NUMB3RS Episodes

2005, TV Show

NUMB3RS Episode: "Atomic No. 33"

Season 4, Episode 16
Episode Synopsis: The FBI investigates when a mass poisoning takes place at a cult compound and the survivors refuse medical care. The probe uncovers a murder conspiracy and a history of bad blood between members.
Original Air Date: May 2, 2008
Guest Cast Michelle Nolden: AUSA Robin Brooks Michael O'Keefe: Reverend Joseph Ezra Lynn Wanlass: Frail Woman Walter Berry: Older Man Antonio D. Charity: LAPD Rookie Jill Eikenberry: Susan Doran Gabrielle Christian: Audrey Doran Leslie Silva: M.E. Ridenhour Steven R. McQueen: Craig Ezra
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Season 4, Episode 16
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Aired: 5/2/2008
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"Atomic No. 33" Season 4, Episode 16

An episode that was more of a straightforward mystery than usual, with multiple suspects in the murders of various members of a Christian-offshoot sect that could very easily be called a cult, and indeed is classified that way by state and Federal authorities. Also, an episode which gave a little space for Don and Robin to be playful with each other, and for Larry to begin to articulate the discontent which is starting to color his life. The title refers to the place in the chemist's Periodic Table of arsenic. In the compound of the sect, which like Christian Science and some other faiths prefers to avoid standard allopathic medicine, a social event is disrupted by what turns out to be poisoned coffee, laced with enough arsenic to sicken the assembled...and just a little too much more. It turns out that the recently installed minister and his son have ulterior motives in their involvement with the church--they are con men, playing, as Megan notes, a "life con" to exploit the congregation for their money, and to move the church closer to the mainstream so as to get it off government radar and to get it tax exemption...and therefore more money to play with. But this is not immediately clear, for the minister's son was one of the arsenic victims, though not one of the two fatalities...shortly thereafter, the minister is killed in a suspicious explosion. The obvious suspects are the church's founding minister's wife, who had been shunted from power through the new minister's stratagems, and her daughter, who is in a semi-secret affair with the son. However, while the mother and widow (a good turn by Jill Eikenberry, whom we don't see often enough these years) makes an excellent suspect, it soon becomes clear that the explosion was the work of the son, in part as payback for the excessive poisoning (which was supposed to be just enough to get the congregation to accept medical help) and in part so as to cash in, since the fake minister was trying to break up the kids' affair. While helping with the investigation, Larry completely loses his cool when facing Eikenberry's Susan Doran, who tends to equate science with Satan and Nazism. Larry, himself a spiritual seeker as well as a significant scientist, can't stomach her resentment at all, and gives her back as much hostility as she presents, leading Megan and Charlie to pull him aside. Discussing the matter later with Alan, he realizes just how thoroughly he fell into a knee-jerk response, driven in part by his own spiritual doubts and lack of joy in the material world of late. When Alan teases him, pretending to take Doran's view that all scientists want to take over the world, Larry delivers the episode's best line, noting that if he was to conquer the world, "all I'd have to show for it would be...the world." When not focusing on the case, Don and Robin seek to dig out facts about each other, and give each other playful surprises. It turns out, to everyone's surprise, that Don's favorite film isn't Heat, but Sullivan's Travels...and that Robin loves watermelon candy. And by episode's end, the successful demonstration of how one can run across water with just enough starch in it seems to help lift Larry's spirits. Another nugget...I wasn't aware that arsenic dust was explosive. But I'll buy it. And many apologies to anyone who's been missing this entry...tiresome ISP and computer problems, then the crush of work, delayed the post till now. For more on Numb3rs, please see our Online Video Guide. show less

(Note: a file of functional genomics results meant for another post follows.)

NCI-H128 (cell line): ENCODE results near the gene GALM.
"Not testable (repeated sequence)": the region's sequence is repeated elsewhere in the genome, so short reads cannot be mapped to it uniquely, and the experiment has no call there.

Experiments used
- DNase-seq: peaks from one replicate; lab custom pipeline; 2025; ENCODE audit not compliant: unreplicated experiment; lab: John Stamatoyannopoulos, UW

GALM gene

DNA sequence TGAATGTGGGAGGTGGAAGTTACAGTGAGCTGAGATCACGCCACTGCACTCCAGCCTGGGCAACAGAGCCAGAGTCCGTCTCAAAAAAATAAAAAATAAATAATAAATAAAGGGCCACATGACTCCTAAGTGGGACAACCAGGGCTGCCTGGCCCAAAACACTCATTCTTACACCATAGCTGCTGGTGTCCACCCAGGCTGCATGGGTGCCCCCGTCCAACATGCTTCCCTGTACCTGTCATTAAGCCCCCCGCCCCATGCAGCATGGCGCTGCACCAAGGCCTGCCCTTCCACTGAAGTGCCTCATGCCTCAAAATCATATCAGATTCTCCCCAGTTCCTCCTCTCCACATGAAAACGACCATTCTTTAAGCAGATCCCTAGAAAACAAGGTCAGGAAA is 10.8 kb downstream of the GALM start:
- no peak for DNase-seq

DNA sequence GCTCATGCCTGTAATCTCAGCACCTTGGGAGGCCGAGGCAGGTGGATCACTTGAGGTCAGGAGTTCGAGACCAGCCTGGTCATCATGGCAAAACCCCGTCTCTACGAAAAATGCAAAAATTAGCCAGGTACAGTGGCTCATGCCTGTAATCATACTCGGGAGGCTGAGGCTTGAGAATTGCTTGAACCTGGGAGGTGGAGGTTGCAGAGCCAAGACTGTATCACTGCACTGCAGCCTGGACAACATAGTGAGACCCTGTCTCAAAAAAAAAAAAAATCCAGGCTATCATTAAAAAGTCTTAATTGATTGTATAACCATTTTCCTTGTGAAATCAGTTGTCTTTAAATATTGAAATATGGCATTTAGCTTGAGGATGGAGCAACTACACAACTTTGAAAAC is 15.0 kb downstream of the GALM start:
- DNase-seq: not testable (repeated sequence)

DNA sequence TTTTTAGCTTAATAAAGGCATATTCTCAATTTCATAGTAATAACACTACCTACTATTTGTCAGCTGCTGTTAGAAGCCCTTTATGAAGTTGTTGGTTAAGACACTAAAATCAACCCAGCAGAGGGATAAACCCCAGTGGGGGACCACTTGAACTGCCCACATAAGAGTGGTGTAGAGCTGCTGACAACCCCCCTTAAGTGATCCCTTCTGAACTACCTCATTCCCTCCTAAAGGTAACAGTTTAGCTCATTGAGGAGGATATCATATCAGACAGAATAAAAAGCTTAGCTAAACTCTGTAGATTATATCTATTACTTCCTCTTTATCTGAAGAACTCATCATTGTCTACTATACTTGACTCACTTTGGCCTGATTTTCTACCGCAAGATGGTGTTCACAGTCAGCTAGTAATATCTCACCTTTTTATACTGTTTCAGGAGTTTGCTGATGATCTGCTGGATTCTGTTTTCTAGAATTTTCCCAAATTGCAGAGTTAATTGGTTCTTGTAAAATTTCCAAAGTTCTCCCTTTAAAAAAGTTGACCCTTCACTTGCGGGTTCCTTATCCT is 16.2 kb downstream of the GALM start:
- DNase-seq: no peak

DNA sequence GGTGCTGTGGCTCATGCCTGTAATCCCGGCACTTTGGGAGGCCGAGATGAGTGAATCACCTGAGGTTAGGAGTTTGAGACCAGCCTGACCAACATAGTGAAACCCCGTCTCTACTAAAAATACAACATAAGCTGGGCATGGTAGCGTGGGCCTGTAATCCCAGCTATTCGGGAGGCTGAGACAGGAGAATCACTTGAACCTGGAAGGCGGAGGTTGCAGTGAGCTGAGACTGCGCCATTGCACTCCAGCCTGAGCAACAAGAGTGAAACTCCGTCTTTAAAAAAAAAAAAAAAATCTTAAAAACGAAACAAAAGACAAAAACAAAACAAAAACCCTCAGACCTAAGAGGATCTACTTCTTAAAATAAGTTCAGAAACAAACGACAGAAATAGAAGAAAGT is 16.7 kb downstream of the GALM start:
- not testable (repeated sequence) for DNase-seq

An episode that was more of a straightforward mystery than usual with multiple suspects in the murders of various members of a Christian-offshoot sect that could very easily be called a cult and indeed is classified that way by state and Federal authorities Also an episode which gave a little space for Don and Robin to be playful with each other and for Larry to begin to articulate the discontent which is starting to color his life The title refers to the place in the chemists Periodic Table of arsenicIn the compound of the sect which like Christian Science and some other faiths prefers to avoid standard allopathic medicine a social event is disrupted by what turns out to be poisoned coffee laced with enough arsenic to sicken the assembledand just a little too much more It turns out that the recently installed minister and his son have ulterior motives in their involvement with the church--they are con men playing as Megan notes a life con to exploit the congrega read more

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Premiered: January 23, 2005, on CBS
Rating: TV-14
User Rating: (966 ratings)
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Premise: An FBI special agent in Los Angeles teams with his mathematical genius brother to solve crimes. Don, a veteran investigator, relies on hard facts and evidence to catch crooks, while his younger brother Charlie, a brilliant university professor, analyzes mathematical equations and statistics to provide case clues. Sibling film directors Ridley and Tony Scott serve as executive producers.

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